J. L. BELL is a Massachusetts writer who specializes in (among other things) the start of the American Revolution in and around Boston. He is particularly interested in the experiences of children in 1765-75. He has published scholarly papers and popular articles for both children and adults. He was consultant for an episode of History Detectives, and contributed to a display at Minute Man National Historic Park.

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Saturday, April 16, 2016

“I wished to ask him more about the Concord Fight”

On 5 July 1850 Josiah Adams called on Amos Baker of Lincoln, a veteran of the fight at Concord’s North Bridge over seventy-five years before. Adams hoped to interview Baker about his experiences.

Adams, a native of Acton, was preparing a pamphlet that championed his own town’s minute company against implications by Concord historian Lemuel Shattuck that it had not marched foremost among the provincial companies at the bridge.

Adams later described his visit to Baker this way:
He was asleep on his bed, and I was unwilling to disturb him. In about half an hour, he awoke and walked very slow and feebly across the room to a chair. I understood he had failed very much in a few days. I told him I wished to ask him more about the Concord Fight, but he seemed so feeble, and so distressed with the idea, that I judged it improper to trouble him further.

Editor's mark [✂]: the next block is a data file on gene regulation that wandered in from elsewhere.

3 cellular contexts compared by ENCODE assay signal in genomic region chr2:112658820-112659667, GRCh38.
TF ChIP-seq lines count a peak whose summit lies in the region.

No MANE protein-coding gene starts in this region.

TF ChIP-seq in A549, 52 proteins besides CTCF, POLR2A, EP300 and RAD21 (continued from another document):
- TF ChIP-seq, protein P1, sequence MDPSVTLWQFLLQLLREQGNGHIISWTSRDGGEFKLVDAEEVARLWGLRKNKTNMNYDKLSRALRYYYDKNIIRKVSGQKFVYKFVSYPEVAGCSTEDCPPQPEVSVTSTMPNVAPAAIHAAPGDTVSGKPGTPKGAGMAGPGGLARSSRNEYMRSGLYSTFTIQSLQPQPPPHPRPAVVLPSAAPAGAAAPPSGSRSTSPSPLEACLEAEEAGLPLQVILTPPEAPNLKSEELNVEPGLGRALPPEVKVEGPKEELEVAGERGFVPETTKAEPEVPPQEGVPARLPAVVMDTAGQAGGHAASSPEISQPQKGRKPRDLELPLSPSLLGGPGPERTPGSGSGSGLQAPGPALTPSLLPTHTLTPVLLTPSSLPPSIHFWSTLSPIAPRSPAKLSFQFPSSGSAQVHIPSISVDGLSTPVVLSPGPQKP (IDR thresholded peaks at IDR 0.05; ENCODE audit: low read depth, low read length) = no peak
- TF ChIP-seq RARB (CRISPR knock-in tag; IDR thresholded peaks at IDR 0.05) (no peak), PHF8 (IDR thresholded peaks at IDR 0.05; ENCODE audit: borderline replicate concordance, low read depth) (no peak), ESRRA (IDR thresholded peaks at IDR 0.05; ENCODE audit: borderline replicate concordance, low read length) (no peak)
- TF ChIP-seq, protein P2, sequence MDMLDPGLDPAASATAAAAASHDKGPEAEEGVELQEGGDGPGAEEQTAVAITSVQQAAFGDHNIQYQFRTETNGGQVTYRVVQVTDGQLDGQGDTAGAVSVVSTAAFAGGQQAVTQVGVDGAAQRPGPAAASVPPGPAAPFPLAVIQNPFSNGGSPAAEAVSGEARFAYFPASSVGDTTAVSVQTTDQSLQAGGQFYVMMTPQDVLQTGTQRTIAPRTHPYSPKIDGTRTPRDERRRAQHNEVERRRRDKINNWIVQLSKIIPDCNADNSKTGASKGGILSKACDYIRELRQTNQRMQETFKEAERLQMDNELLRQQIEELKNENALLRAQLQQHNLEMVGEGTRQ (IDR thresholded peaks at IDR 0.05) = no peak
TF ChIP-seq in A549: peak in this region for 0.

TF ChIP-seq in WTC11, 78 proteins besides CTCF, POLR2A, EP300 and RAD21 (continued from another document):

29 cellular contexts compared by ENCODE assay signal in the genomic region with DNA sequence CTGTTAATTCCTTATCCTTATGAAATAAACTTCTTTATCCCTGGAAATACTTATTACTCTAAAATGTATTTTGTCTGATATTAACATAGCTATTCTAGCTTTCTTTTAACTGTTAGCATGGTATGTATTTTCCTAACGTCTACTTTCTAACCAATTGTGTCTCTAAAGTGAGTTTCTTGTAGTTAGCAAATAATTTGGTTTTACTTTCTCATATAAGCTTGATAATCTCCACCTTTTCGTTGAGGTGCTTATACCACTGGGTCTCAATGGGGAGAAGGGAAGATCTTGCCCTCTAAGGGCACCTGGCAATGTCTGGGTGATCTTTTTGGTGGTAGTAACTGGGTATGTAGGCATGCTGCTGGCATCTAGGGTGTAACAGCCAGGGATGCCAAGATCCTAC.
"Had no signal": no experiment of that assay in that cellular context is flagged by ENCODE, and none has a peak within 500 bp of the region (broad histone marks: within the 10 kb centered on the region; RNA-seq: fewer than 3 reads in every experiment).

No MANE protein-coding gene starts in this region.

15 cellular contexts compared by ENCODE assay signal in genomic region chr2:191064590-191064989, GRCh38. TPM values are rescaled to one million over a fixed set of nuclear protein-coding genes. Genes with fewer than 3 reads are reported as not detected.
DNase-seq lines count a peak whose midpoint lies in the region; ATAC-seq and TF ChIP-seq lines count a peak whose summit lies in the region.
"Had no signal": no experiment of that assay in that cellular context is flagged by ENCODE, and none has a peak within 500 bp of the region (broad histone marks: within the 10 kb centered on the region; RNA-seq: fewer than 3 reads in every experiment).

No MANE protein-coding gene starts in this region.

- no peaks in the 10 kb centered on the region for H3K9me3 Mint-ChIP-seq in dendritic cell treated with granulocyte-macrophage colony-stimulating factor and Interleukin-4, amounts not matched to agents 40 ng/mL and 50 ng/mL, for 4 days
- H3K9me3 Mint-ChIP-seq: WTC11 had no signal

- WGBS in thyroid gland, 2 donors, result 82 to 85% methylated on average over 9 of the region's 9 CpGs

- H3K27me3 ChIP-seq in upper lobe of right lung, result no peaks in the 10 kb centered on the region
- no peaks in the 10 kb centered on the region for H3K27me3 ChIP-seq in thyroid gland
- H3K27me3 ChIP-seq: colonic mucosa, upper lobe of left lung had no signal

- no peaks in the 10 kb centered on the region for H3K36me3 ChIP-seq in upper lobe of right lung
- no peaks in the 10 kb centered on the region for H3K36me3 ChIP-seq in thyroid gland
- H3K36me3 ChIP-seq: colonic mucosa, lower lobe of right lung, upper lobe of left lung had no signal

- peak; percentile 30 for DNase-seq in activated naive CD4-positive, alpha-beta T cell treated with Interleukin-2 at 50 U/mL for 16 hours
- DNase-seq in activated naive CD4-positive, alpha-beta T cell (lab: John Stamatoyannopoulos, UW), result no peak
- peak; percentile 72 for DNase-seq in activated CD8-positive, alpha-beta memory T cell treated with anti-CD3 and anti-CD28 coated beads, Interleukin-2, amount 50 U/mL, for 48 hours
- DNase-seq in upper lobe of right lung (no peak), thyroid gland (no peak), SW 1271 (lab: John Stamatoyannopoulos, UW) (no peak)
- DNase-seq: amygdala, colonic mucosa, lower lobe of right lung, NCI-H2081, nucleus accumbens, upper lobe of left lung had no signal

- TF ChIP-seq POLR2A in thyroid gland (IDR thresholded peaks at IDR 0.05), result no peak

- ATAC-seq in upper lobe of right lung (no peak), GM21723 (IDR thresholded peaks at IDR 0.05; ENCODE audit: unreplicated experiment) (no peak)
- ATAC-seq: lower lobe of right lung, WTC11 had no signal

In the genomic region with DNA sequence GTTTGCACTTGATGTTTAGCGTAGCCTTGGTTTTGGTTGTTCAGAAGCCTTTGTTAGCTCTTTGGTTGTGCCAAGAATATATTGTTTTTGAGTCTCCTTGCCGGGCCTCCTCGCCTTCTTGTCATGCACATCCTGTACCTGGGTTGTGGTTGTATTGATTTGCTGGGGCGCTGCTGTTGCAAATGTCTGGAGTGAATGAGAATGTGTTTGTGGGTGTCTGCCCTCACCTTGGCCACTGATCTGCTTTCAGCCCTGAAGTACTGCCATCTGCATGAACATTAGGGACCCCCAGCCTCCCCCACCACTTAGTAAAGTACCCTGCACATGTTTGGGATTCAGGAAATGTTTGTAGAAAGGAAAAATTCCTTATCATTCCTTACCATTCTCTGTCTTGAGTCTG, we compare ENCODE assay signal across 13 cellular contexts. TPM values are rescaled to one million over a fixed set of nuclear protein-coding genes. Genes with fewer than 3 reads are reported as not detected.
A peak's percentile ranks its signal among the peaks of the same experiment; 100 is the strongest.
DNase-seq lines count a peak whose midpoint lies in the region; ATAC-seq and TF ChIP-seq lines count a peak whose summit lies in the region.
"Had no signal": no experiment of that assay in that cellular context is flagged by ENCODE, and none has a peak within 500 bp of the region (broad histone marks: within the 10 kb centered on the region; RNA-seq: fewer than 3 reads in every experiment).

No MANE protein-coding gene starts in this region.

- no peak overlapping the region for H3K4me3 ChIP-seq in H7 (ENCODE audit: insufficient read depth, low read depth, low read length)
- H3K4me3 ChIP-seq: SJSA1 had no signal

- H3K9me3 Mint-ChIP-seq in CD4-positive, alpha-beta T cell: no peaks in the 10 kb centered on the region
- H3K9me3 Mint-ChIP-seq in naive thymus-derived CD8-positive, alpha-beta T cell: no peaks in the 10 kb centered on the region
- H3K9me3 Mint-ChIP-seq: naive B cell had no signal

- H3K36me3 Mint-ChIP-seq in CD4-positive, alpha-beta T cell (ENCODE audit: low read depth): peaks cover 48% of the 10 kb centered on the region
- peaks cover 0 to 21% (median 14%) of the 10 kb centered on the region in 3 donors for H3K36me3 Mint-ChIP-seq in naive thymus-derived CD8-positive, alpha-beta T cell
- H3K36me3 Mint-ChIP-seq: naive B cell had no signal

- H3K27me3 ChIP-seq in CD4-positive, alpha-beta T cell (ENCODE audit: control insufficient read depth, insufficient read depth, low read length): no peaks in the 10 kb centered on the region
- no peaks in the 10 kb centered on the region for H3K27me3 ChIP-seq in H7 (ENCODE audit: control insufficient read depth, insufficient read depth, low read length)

It was my purpose to inquire if he heard anything about the hatchet [the killing of a wounded British soldier], either at the time or afterwards; if he knew that both the soldiers who lay side by side were dead;—whether he saw them when he pursued over the bridge, or when he returned;—whether the Concord Minute Companies had bayonets—whether Major [John] Buttrick was present when he saw the bodies of [Isaac] Davis and [Joseph] Hosmer, and whether he or Col. [James] Barrett pursued in the afternoon—whether there was any firing, on the retreat, between the bridge and the village, and some other matters to which his attention did not seem to have been called; but his state was such that it did not appear probable that certain reliance could be placed on his answers.

Mr. Baker died July 16.
Fortunately, the previous April three other men had helped Baker create and sign an affidavit about his memories of the battle.

TOMORROW: Amos Baker’s account.

(That’s actually Josiah Adams’s gravestone up there, courtesy of Find-a-Grave, not Amos Baker’s. The researcher lived only four years longer than the old veteran.)

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